We got up early and went to the Golden Temple, in northwest Kyoto. The temple grounds were actually quite small, but it’s still notable since the temple is plated in gold.
We only spent about twenty minutes at the temple, and then went in search of an ATM and a zen garden. We found the zen garden, but not an ATM, so were without the funds necessary to enter the garden. Rebuffed and hungry, we got on a free bus and rode to Nijo Castle, where we found both an ATM and much-needed elevensies at 7-11. Elevensies, a meal between breakfast and lunch, has proved to be the most important meal of the day for us. Without elevensies there are bouts of pouting, flopping onto park benches, diminished problem-solving skills and inability to make logical decisions.
Refueled, we stormed Nijo Castle. This is a corner tower of the castle wall, which was surrounded by a moat.
There was a cormorant fishing the moat, and unlike in China, we could take pictures of the cormorant fishing for free!
Nijo Castle was built in 1603 by a shogun (from my understanding a sort of general-king). The floors were specially designed to be squeaky and he had hidden compartments for guards so that nobody could whack him. Talk about paranoid. The castle’s interiors are open to visitors — minus shoes, umbrella and cameras — and made for a lovely, shaded tour. Every room in the castle is covered in murals of scenes from nature, and many even have gold plating.
The castle grounds are quite large and have many gardens. At one point, we broke out our auxiliary elevensies, Kit Kat bars. Unfortunately, it was probably in the 90s at the very least, and they were liquid. So we trekked onward.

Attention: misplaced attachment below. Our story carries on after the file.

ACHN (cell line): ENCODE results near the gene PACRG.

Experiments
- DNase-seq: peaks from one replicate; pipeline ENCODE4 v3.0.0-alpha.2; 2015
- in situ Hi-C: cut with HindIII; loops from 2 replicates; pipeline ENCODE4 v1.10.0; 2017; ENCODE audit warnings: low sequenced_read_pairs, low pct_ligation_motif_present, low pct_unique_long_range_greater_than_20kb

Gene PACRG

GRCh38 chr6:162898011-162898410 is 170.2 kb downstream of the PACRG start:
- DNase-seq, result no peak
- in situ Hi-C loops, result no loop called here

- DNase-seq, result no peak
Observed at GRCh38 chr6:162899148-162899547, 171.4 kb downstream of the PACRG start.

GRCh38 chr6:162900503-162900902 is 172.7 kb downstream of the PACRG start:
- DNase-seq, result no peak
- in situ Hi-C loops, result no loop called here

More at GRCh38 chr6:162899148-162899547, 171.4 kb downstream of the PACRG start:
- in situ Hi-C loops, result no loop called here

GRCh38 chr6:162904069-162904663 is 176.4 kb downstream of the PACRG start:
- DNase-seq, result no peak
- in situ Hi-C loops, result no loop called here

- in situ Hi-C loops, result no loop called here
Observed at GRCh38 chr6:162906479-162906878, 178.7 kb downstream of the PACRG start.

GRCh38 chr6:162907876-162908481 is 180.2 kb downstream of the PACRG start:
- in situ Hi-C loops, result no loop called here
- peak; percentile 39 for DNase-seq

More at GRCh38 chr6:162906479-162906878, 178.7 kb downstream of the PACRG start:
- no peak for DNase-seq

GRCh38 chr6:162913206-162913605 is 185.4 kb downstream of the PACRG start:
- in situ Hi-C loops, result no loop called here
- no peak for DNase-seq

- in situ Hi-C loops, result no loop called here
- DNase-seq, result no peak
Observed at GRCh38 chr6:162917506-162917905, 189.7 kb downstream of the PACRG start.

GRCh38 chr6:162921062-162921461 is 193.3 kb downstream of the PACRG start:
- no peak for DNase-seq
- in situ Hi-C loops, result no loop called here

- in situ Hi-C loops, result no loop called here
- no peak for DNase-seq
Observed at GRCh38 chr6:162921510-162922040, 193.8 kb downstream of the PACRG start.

Short people, big walls:
Having had a successful castle visit, we had burgers for lunch and journeyed to the western outskirts of town where there are many parks and temples. When we got off the subway train, Jeff noticed a large building that said “piano museum” on the side, so despite it not being in the guide book or agenda, we went in. The lobby was actually a ticket office for some kind of special train ride called the “romance train.” The romance train was actually just a rickety wooden train, but I guess one man’s rickety wooden compartment of death is another’s rose petal-strewn, candle-lit French restaurant.
Once we finally found the museum, we discovered that it was one room with two grand pianos, a few old train engines, some chandeliers and one display case of small, crystal figurines. I guess it should be called “random stuff that fancy white people like,” not “piano museum.”On the up side, one the pianos was a Bösendorfer, and Jeff reached across the velvet rope and touched the leg, which made him happy.
Outside, Jeff worked it for the camera at the Hummer that was also displayed at the “piano museum.”
After that we window shopped and walked around the neighborhood, which was strewn with gardens and temples. There’s also a monkey park, but we decided against paying for monkeys when you can get them for free in other parts of Japan.
We crossed the big river that runs through the city and walked along the shore.
After a long walk, we went to our first zen garden. See? There’s lines in pebbles and everything!
Some moss that looks like tiny pine trees:
Relaxed from our zen experience, we headed home. On the way, we saw this weird fruit:
Ten points to anyone who can tell me what this is!